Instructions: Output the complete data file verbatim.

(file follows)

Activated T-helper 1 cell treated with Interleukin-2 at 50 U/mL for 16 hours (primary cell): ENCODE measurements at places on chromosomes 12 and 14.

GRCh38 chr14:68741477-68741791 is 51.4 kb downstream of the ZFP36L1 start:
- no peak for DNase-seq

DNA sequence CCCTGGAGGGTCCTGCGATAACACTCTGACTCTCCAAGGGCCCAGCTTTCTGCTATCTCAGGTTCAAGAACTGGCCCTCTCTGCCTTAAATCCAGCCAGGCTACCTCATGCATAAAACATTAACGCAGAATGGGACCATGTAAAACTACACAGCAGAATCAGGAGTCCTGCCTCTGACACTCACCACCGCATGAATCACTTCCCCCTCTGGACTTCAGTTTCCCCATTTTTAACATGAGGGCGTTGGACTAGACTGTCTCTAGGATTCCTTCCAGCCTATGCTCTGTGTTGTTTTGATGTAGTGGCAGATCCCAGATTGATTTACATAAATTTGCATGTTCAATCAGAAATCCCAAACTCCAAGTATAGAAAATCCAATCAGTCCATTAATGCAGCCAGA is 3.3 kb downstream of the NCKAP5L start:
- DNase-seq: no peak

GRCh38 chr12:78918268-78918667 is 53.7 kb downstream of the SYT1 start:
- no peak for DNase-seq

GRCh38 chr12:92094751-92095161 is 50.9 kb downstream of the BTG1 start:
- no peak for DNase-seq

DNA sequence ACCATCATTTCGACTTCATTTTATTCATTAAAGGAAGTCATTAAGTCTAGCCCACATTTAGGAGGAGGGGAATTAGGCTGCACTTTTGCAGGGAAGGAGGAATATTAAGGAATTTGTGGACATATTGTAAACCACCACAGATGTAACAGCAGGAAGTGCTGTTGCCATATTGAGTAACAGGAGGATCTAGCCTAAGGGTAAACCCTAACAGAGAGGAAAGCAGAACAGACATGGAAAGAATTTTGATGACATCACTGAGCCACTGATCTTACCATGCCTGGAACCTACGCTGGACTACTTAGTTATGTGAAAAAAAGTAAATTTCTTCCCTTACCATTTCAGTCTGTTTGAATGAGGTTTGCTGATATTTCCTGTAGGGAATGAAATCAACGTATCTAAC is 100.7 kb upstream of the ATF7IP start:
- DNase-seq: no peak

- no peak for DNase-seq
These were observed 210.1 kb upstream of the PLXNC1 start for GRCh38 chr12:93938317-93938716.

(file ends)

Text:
Activated T-helper 1 cell treated with Interleukin-2 at 50 U/mL for 16 hours (primary cell): ENCODE measurements at places on chromosomes 12 and 14.

GRCh38 chr14:68741477-68741791 is 51.4 kb downstream of the ZFP36L1 start:
- no peak for DNase-seq

DNA sequence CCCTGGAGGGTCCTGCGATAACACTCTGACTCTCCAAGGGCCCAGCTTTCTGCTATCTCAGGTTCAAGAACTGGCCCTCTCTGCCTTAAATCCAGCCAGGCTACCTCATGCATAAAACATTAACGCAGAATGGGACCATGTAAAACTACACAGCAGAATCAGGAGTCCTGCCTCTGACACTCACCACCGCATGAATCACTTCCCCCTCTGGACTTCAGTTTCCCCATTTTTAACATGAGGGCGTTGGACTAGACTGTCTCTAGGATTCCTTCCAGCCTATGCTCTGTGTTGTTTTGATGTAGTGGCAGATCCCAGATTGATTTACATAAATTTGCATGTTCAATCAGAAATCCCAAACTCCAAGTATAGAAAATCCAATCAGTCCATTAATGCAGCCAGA is 3.3 kb downstream of the NCKAP5L start:
- DNase-seq: no peak

GRCh38 chr12:78918268-78918667 is 53.7 kb downstream of the SYT1 start:
- no peak for DNase-seq

GRCh38 chr12:92094751-92095161 is 50.9 kb downstream of the BTG1 start:
- no peak for DNase-seq

DNA sequence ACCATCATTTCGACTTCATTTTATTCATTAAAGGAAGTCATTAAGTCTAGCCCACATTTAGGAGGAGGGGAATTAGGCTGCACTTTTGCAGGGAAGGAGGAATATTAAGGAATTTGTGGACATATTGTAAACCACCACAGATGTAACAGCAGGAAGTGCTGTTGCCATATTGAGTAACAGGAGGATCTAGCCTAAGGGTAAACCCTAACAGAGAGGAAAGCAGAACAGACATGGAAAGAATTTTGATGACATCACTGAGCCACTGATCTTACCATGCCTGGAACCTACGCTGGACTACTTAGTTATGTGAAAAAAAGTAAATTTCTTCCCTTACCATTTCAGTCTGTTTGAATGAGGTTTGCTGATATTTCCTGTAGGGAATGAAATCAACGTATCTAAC is 100.7 kb upstream of the ATF7IP start:
- DNase-seq: no peak

- no peak for DNase-seq
These were observed 210.1 kb upstream of the PLXNC1 start for GRCh38 chr12:93938317-93938716.